Being able to answer ALL the questions isn't necessary when there is so much that fits the Flood and so little that fits evolution. And I seriously do believe that the argument that natural selection inevitably leads to genetic depletion makes evolution absolutely impossible, and if that is the case then we'll sort out the other questions after it is acknowledged. (Although I say "natural selection" I include all the processes that "select" or isolate a portion of a population. It doesn't matter whether the type of "speciation" is allopatric or simpatric or polyploid or any of the rest, whenever a part of a population becomes isolated so that new phenotypes are produced, genetic diversity is concomitantly reduced, and after a series of these portion-isolations, or a bottleneck, very seriously reduced indeed. That's how "speciation" becomes possible at all -- at the expense of genetic diversity, through natural selection itself, which is supposedly the engine of evolution. I've discussed this more thoroughly over on the thread of my own review of Coyne's book)

"Violence" probably wouldn't have killed the marine animals, but water full of dissolved sediments could certainly kill them by suffocation.

>>> For example, why are NONE of the organisms that are fossilized in the older (deeper) layers alive today (e.g. circa Cambrian Explosion)? And vice versa (of course)? <<<

I don't know. But aren't there MANY organisms all the way up the strata that aren't alive today? Dinosaurs for sure. Mammoths and saber-toothed tigers. Archaeopteryx. In fact aren't those that ARE related to modern types rarely all that similar anyway? Very different antediluvian world explains it pretty well. Most of all life died in the Flood, most of the genetic code died in the Flood. Then there's the fact that the primitive marine animals wouldn't have been preserved on the ark and the vast majority of them would have died in the flood, whereas the species that were preserved went on to repopulate the earth -- with many many varieties of each "kind" that hadn't existed before -- and of course versions of their types can be found in the fossil record. So maybe I've answered your question after all.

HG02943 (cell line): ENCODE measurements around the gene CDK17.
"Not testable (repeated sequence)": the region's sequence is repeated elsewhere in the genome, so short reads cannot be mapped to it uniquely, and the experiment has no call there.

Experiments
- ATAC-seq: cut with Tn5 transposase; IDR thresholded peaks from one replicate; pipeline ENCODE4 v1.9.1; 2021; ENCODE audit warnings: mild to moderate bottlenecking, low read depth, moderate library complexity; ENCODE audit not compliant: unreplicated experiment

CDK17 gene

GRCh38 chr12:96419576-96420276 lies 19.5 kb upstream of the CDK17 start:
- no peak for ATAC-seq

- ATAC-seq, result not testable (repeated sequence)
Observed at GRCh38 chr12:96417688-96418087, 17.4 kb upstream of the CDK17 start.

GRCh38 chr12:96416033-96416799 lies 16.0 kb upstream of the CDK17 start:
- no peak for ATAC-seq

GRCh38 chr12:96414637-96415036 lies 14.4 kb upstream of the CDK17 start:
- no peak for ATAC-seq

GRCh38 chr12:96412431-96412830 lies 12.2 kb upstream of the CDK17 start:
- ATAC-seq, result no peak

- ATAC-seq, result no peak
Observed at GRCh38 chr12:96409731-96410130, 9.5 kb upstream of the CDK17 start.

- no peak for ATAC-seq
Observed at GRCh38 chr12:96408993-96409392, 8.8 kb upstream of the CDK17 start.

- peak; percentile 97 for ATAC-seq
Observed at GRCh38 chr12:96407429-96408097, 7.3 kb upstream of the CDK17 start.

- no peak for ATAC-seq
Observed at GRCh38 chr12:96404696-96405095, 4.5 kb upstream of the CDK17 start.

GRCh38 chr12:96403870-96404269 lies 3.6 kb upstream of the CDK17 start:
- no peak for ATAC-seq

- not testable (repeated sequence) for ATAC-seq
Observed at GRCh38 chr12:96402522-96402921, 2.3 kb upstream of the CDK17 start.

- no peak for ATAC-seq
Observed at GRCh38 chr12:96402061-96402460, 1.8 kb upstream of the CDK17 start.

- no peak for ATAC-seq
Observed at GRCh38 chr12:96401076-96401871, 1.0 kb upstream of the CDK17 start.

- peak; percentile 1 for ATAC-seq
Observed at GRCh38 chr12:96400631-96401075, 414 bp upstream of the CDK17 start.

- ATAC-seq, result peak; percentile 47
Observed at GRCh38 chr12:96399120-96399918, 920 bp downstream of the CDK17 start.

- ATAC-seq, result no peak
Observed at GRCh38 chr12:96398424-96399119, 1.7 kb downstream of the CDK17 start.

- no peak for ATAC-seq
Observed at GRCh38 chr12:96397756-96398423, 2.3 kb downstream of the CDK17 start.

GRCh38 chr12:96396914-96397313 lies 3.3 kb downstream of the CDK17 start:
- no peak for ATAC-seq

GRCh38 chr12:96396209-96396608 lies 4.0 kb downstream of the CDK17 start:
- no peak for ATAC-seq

>>>And, why is there ZERO evidence of flower existence--not even pollen grains--in those same (and much more recent, i.e. shallower) layers? The empirical evidence points to flowers having existed for only about 1/4 to 1/3 of the total time that land plants, in general, have existed--originating 125My vs 425My ago, respectively. Today, flowering plants exist virtually everywhere that plants are found, regardless of elevation or climate. So, why the enormous discrepancy in the geologic strata? By way of example, flowers don't show up in the strata until the final third of the "Age of Dinosaurs" (248My-65My ago; again, 125My ago). In other words, flowers are newer developments than (ancient forms of) reptiles, insects, fish, amphibians, birds, and even mammals. Or, in terms of your idea of the strata: there isn't even TRACE evidence of flowers in a huge majority of the layers containing _land-based_ fossils. (And, this correlates perfectly with the radiometric dating of the layers: newer ones have them, older ones don't.) Given flower ubiquity today, WHY is there not even pollen to be found? It's not as if they could run from the flood waters, gathering all their pollen grains first... whereas, the animals actually COULD have run... (Yes, I've heard this ridiculous running "explanation" posited for differences amongst layers. It pays no attention whatsoever to what's actually in those layers.) <<<